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Integral ∫x^3*√(x^2-5) dx

  1. Nov 25, 2012 #1
    1. The problem statement, all variables and given/known data

    ∫x^3*√(x^2-5) dx

    2. Relevant equations

    ∫u.dv=u.v-∫du.v


    3. The attempt at a solution

    So i tried to change the integral to ∫x*x^2*√(x^2-5)dx and u = x^2-5, then du = 2x, so 1/2*∫x^2*√(x^2-5) . Let u = √(x^2-5) , du = x/√(x^2-5) and dv = x^2 , v = x^3/3. Am I going in the right direction?

    Thanks in advance
     
    Last edited by a moderator: Feb 5, 2013
  2. jcsd
  3. Nov 25, 2012 #2

    Dick

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    Re: Integral

    You don't need parts. Your first substitution is the one to use, u = x^2-5. Notice that means x^2=5+u.
     
  4. Nov 25, 2012 #3
    Re: Integral

    I did that, u=x^2-5, du= 2xdx, x^2=u+5 and I got :

    1/2*∫(u+5)*√udu

    so I multiplied and I got : 1/2*∫u^(3/2)+5u^(1/2)

    1/2*1/5 * ∫u^(3/2)+u^(1/2)

    and I got u^(5/2)/25+(2u^(3/2))/3 and It's wrong :/ where did I failed?

    Thanks
     
  5. Nov 25, 2012 #4

    Dick

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    Re: Integral

    Just sloppy algebra, I think. Where did the '1/5' come from?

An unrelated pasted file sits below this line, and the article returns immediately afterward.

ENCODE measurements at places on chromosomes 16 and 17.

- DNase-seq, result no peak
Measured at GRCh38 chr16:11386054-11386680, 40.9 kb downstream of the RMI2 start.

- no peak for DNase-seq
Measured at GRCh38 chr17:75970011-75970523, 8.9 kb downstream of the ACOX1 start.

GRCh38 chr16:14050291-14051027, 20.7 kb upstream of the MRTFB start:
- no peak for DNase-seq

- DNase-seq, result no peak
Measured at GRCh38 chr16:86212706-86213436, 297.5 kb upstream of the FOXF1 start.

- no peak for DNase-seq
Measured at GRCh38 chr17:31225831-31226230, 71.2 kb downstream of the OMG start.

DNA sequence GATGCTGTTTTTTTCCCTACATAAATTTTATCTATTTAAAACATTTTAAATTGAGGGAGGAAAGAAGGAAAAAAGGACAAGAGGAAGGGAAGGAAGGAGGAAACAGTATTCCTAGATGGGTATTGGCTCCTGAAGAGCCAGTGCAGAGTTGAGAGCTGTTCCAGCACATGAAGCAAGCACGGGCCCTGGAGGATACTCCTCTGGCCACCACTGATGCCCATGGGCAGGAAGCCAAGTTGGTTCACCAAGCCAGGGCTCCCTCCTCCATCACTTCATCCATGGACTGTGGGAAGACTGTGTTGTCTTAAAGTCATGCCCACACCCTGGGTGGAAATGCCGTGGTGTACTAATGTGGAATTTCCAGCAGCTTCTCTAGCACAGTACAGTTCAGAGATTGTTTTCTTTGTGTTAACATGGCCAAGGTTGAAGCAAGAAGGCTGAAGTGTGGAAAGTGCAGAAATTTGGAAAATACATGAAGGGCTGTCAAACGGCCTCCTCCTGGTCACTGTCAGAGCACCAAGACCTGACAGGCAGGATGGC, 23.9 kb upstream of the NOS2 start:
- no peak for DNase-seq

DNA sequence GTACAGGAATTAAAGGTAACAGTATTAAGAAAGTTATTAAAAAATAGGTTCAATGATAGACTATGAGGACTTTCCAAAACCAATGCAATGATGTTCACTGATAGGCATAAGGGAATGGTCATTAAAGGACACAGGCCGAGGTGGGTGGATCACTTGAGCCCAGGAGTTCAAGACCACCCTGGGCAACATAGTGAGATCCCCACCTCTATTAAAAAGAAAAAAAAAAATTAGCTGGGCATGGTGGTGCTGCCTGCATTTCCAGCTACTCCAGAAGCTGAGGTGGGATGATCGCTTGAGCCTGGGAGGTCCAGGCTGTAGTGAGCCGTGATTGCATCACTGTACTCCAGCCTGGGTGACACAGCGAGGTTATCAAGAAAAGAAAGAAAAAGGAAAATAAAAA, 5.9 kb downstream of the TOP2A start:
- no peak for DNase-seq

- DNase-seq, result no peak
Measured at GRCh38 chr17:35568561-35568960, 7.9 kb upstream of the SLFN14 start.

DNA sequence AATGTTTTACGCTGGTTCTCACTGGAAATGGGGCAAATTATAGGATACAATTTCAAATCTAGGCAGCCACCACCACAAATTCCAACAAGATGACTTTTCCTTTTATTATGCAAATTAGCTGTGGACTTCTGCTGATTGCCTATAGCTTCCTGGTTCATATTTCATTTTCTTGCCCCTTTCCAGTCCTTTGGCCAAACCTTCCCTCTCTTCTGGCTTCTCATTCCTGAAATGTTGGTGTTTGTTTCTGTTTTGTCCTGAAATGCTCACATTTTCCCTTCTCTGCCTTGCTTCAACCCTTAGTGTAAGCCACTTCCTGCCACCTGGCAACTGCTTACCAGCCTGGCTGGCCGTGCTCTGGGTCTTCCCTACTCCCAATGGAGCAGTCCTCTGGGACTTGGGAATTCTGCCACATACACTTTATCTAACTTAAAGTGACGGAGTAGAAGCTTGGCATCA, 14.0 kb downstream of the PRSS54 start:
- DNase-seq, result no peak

6. Nov 25, 2012 #5
    Re: Integral

    To remove the 5 from 5u^(1/2)

    The solution is supposed to be:

    x^3/3*(u^(3/2))-2/15*(u^(5/2))+c
     
  7. Nov 25, 2012 #6

    Dick

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    Re: Integral

    'Remove the 5'?? I don't get it. And the given solution looks wrong as well.
     
  8. Nov 25, 2012 #7
  9. Nov 25, 2012 #8

    Dick

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  10. Nov 25, 2012 #9
    Re: Integral

    So where is my mistake?
     
  11. Nov 25, 2012 #10

    Dick

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    Re: Integral

    Start with 'removing the 5'. You can write u^(3/2)+5u^(1/2)=5*((1/5)*u^(3/2)+u^(1/2)). That's not (1/5)*(u^(3/2)+u^(1/2)), if that's what you meant. It's hard to tell how you are grouping things. Use more parentheses to make things clearer.
     
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